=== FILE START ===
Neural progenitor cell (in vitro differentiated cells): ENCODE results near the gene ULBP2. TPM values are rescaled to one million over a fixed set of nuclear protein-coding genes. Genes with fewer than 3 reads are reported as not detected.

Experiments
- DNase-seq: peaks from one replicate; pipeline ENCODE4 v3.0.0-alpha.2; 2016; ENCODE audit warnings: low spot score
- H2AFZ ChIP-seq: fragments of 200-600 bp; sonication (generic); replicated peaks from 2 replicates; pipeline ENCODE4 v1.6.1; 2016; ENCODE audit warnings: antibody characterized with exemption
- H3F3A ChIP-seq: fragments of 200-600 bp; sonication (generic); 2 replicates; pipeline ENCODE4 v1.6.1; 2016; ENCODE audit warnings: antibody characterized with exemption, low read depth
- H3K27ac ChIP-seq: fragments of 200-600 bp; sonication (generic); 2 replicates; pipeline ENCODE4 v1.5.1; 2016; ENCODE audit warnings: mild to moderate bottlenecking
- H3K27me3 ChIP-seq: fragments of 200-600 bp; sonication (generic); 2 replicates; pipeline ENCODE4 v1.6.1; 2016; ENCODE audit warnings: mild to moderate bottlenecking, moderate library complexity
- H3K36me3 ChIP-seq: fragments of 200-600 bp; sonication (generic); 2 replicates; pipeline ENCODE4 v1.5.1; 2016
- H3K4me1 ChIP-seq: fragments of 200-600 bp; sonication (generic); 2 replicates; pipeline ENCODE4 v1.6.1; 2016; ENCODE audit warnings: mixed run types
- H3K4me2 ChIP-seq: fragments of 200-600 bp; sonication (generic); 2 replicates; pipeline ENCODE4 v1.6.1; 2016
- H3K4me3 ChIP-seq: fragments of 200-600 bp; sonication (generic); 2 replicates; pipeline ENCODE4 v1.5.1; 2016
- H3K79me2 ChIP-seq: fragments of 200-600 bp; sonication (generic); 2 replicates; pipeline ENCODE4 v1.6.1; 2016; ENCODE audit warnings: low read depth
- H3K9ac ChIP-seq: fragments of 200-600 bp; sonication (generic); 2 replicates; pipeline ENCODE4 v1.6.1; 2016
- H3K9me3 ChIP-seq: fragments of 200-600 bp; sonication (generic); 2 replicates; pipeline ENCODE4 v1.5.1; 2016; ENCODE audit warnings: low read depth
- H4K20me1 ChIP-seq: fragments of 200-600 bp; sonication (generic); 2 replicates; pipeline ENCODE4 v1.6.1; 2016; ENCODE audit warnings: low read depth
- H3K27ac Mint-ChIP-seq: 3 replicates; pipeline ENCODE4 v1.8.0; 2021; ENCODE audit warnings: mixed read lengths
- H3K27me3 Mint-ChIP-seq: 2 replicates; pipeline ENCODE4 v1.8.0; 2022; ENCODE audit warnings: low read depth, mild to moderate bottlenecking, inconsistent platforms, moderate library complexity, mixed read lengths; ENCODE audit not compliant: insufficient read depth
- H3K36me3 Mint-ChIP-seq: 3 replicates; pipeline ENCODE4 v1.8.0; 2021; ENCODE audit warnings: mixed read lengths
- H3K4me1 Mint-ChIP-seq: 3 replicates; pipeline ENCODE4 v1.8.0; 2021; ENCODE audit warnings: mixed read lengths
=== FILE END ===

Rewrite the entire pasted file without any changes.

Neural progenitor cell (in vitro differentiated cells): ENCODE results near the gene ULBP2. TPM values are rescaled to one million over a fixed set of nuclear protein-coding genes. Genes with fewer than 3 reads are reported as not detected.

Experiments
- DNase-seq: peaks from one replicate; pipeline ENCODE4 v3.0.0-alpha.2; 2016; ENCODE audit warnings: low spot score
- H2AFZ ChIP-seq: fragments of 200-600 bp; sonication (generic); replicated peaks from 2 replicates; pipeline ENCODE4 v1.6.1; 2016; ENCODE audit warnings: antibody characterized with exemption
- H3F3A ChIP-seq: fragments of 200-600 bp; sonication (generic); 2 replicates; pipeline ENCODE4 v1.6.1; 2016; ENCODE audit warnings: antibody characterized with exemption, low read depth
- H3K27ac ChIP-seq: fragments of 200-600 bp; sonication (generic); 2 replicates; pipeline ENCODE4 v1.5.1; 2016; ENCODE audit warnings: mild to moderate bottlenecking
- H3K27me3 ChIP-seq: fragments of 200-600 bp; sonication (generic); 2 replicates; pipeline ENCODE4 v1.6.1; 2016; ENCODE audit warnings: mild to moderate bottlenecking, moderate library complexity
- H3K36me3 ChIP-seq: fragments of 200-600 bp; sonication (generic); 2 replicates; pipeline ENCODE4 v1.5.1; 2016
- H3K4me1 ChIP-seq: fragments of 200-600 bp; sonication (generic); 2 replicates; pipeline ENCODE4 v1.6.1; 2016; ENCODE audit warnings: mixed run types
- H3K4me2 ChIP-seq: fragments of 200-600 bp; sonication (generic); 2 replicates; pipeline ENCODE4 v1.6.1; 2016
- H3K4me3 ChIP-seq: fragments of 200-600 bp; sonication (generic); 2 replicates; pipeline ENCODE4 v1.5.1; 2016
- H3K79me2 ChIP-seq: fragments of 200-600 bp; sonication (generic); 2 replicates; pipeline ENCODE4 v1.6.1; 2016; ENCODE audit warnings: low read depth
- H3K9ac ChIP-seq: fragments of 200-600 bp; sonication (generic); 2 replicates; pipeline ENCODE4 v1.6.1; 2016
- H3K9me3 ChIP-seq: fragments of 200-600 bp; sonication (generic); 2 replicates; pipeline ENCODE4 v1.5.1; 2016; ENCODE audit warnings: low read depth
- H4K20me1 ChIP-seq: fragments of 200-600 bp; sonication (generic); 2 replicates; pipeline ENCODE4 v1.6.1; 2016; ENCODE audit warnings: low read depth
- H3K27ac Mint-ChIP-seq: 3 replicates; pipeline ENCODE4 v1.8.0; 2021; ENCODE audit warnings: mixed read lengths
- H3K27me3 Mint-ChIP-seq: 2 replicates; pipeline ENCODE4 v1.8.0; 2022; ENCODE audit warnings: low read depth, mild to moderate bottlenecking, inconsistent platforms, moderate library complexity, mixed read lengths; ENCODE audit not compliant: insufficient read depth
- H3K36me3 Mint-ChIP-seq: 3 replicates; pipeline ENCODE4 v1.8.0; 2021; ENCODE audit warnings: mixed read lengths
- H3K4me1 Mint-ChIP-seq: 3 replicates; pipeline ENCODE4 v1.8.0; 2021; ENCODE audit warnings: mixed read lengths